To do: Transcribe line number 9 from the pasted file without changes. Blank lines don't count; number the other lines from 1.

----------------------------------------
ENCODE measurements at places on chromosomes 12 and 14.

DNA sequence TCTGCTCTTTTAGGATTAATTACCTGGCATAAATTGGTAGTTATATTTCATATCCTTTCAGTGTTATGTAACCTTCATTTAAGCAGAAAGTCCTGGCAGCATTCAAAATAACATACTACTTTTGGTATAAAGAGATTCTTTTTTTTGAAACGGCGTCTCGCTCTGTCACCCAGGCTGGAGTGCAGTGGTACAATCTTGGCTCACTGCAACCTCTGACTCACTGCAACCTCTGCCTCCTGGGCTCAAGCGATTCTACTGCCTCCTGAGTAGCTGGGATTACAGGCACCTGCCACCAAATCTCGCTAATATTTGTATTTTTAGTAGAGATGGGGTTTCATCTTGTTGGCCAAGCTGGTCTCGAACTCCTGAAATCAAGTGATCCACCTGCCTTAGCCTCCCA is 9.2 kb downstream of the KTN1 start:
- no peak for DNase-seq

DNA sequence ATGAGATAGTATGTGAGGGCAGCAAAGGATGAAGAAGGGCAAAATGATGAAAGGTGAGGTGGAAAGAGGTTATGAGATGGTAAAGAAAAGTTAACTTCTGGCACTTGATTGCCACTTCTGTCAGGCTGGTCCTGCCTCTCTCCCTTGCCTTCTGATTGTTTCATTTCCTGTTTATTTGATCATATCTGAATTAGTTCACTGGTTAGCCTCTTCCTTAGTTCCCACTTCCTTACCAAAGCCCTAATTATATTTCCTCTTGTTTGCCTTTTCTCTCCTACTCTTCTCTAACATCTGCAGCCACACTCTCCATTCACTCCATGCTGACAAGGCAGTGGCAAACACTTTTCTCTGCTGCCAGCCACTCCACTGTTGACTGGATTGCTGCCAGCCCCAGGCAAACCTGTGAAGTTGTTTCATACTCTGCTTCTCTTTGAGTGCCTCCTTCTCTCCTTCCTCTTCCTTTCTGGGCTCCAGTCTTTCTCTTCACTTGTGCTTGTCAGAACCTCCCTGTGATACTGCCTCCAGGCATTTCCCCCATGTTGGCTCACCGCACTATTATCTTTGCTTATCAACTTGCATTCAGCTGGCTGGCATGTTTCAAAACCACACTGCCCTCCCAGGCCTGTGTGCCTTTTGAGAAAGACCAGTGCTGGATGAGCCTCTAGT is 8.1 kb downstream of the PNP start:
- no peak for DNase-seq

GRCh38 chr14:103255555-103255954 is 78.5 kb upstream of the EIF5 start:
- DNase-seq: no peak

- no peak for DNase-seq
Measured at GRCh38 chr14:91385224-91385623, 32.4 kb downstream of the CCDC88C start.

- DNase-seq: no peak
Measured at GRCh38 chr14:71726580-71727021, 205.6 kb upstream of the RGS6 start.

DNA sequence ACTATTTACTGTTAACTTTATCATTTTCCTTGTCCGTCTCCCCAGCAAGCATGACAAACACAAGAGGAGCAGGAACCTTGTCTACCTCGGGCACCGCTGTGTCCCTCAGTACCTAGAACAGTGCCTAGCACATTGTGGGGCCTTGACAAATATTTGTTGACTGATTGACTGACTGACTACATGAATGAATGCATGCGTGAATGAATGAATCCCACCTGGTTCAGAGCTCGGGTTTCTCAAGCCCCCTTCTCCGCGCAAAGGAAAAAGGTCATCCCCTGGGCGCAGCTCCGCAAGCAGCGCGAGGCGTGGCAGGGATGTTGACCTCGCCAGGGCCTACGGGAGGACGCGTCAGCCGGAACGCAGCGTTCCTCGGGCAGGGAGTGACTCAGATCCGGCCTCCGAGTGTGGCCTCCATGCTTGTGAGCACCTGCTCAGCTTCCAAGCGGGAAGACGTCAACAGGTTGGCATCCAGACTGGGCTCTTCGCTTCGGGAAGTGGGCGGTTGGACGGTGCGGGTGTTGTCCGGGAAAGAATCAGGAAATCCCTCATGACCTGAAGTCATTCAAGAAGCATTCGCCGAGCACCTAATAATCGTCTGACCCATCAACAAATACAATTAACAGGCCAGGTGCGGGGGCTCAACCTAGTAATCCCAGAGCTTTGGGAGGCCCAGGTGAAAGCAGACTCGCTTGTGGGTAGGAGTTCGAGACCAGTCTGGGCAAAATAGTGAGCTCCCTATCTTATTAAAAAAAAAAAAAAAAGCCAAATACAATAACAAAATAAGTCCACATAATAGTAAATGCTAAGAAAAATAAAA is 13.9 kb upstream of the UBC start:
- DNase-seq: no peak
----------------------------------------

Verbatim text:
Measured at GRCh38 chr14:91385224-91385623, 32.4 kb downstream of the CCDC88C start.